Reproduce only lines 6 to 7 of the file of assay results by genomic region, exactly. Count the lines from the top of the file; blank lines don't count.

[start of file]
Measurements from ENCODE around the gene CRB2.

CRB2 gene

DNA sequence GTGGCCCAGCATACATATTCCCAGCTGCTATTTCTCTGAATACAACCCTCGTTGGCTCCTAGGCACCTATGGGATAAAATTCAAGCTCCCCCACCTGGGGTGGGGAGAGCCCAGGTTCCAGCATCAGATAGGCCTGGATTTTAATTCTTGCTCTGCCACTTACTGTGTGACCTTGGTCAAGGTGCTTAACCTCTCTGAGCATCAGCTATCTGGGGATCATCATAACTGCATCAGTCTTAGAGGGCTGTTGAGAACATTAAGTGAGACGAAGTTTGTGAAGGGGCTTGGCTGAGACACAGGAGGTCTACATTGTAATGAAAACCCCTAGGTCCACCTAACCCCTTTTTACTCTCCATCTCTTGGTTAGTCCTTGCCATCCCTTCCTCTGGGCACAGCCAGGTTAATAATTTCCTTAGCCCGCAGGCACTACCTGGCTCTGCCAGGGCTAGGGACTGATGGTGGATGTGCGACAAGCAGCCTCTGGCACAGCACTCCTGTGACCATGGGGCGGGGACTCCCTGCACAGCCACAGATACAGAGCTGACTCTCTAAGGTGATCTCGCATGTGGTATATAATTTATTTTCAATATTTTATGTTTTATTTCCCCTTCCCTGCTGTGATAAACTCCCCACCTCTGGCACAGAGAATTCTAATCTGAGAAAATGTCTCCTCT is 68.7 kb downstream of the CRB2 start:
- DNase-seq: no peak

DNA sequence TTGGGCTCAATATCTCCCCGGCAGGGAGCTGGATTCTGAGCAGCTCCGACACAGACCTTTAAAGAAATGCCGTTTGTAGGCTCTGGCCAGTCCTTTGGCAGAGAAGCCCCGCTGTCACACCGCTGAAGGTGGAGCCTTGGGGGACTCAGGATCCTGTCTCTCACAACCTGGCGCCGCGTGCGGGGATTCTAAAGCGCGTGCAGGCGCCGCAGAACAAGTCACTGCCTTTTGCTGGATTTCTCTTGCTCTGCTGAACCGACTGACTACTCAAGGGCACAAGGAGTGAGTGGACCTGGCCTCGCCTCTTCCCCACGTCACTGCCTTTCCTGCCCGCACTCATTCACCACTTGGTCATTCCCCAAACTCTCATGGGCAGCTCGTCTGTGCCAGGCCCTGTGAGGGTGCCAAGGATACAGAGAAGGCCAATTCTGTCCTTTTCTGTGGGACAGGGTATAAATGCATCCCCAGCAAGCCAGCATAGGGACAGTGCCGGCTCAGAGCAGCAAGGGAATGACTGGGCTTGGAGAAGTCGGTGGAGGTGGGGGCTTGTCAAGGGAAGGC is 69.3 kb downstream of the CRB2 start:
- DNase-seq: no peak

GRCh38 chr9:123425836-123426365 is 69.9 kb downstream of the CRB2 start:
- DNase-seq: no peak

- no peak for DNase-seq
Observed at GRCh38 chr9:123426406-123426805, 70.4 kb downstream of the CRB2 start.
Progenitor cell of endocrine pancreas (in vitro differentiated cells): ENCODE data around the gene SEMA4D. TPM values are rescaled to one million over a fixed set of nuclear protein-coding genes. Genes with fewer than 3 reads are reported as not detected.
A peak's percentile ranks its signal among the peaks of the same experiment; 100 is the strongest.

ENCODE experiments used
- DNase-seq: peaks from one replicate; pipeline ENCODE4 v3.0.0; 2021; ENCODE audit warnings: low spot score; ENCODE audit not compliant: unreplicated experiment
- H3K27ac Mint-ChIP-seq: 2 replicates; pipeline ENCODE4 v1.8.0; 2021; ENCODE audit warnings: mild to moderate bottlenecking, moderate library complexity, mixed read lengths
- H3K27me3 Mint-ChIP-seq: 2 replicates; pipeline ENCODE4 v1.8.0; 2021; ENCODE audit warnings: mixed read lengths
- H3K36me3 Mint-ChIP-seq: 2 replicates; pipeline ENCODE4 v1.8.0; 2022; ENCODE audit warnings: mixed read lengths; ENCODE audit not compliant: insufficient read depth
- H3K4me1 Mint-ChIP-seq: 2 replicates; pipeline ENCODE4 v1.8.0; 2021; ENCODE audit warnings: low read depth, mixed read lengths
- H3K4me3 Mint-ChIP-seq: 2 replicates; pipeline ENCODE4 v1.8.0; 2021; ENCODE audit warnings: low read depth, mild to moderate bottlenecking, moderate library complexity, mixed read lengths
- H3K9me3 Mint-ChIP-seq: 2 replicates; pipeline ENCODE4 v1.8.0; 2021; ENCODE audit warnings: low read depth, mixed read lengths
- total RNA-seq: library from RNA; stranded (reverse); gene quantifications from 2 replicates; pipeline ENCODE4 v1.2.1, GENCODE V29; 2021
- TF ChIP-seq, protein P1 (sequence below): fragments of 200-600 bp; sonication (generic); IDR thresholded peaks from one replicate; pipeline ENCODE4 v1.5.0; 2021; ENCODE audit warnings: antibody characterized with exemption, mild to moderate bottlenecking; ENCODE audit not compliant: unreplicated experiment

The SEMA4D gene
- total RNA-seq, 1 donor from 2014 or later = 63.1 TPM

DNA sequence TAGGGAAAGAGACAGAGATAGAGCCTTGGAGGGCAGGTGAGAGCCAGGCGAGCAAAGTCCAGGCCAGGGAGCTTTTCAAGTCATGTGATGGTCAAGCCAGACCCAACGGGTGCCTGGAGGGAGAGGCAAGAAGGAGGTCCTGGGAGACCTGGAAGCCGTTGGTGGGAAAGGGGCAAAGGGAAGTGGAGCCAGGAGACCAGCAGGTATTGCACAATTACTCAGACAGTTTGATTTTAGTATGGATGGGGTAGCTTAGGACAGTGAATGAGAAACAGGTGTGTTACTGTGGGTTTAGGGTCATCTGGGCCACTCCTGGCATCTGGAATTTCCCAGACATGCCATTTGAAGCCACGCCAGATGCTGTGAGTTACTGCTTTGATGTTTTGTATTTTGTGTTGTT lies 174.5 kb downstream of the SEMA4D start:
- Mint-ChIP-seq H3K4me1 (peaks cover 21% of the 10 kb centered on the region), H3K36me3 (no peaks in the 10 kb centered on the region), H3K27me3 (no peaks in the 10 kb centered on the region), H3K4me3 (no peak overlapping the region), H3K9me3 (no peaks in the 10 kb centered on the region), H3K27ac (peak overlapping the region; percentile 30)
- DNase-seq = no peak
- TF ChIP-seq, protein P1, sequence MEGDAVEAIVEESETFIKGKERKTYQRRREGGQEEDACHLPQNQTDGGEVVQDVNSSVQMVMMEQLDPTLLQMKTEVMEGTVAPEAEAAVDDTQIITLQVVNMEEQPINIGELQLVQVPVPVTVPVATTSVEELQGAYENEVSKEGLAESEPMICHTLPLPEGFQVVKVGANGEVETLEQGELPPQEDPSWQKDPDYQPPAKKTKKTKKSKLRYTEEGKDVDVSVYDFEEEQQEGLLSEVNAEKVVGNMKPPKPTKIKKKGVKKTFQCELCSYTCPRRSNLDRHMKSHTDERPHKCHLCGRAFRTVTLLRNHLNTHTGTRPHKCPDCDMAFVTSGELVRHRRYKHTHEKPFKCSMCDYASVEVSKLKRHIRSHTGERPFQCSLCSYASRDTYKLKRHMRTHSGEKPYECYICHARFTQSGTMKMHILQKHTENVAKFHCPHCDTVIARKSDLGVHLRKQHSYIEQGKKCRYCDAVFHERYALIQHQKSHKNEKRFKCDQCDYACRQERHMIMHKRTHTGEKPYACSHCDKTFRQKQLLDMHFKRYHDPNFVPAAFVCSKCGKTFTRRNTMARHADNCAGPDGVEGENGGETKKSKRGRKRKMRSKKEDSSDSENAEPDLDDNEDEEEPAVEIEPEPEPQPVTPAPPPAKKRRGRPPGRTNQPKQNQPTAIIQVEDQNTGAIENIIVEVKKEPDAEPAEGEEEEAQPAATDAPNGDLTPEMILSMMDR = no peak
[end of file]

- DNase-seq: no peak

GRCh38 chr9:123425836-123426365 is 69.9 kb downstream of the CRB2 start: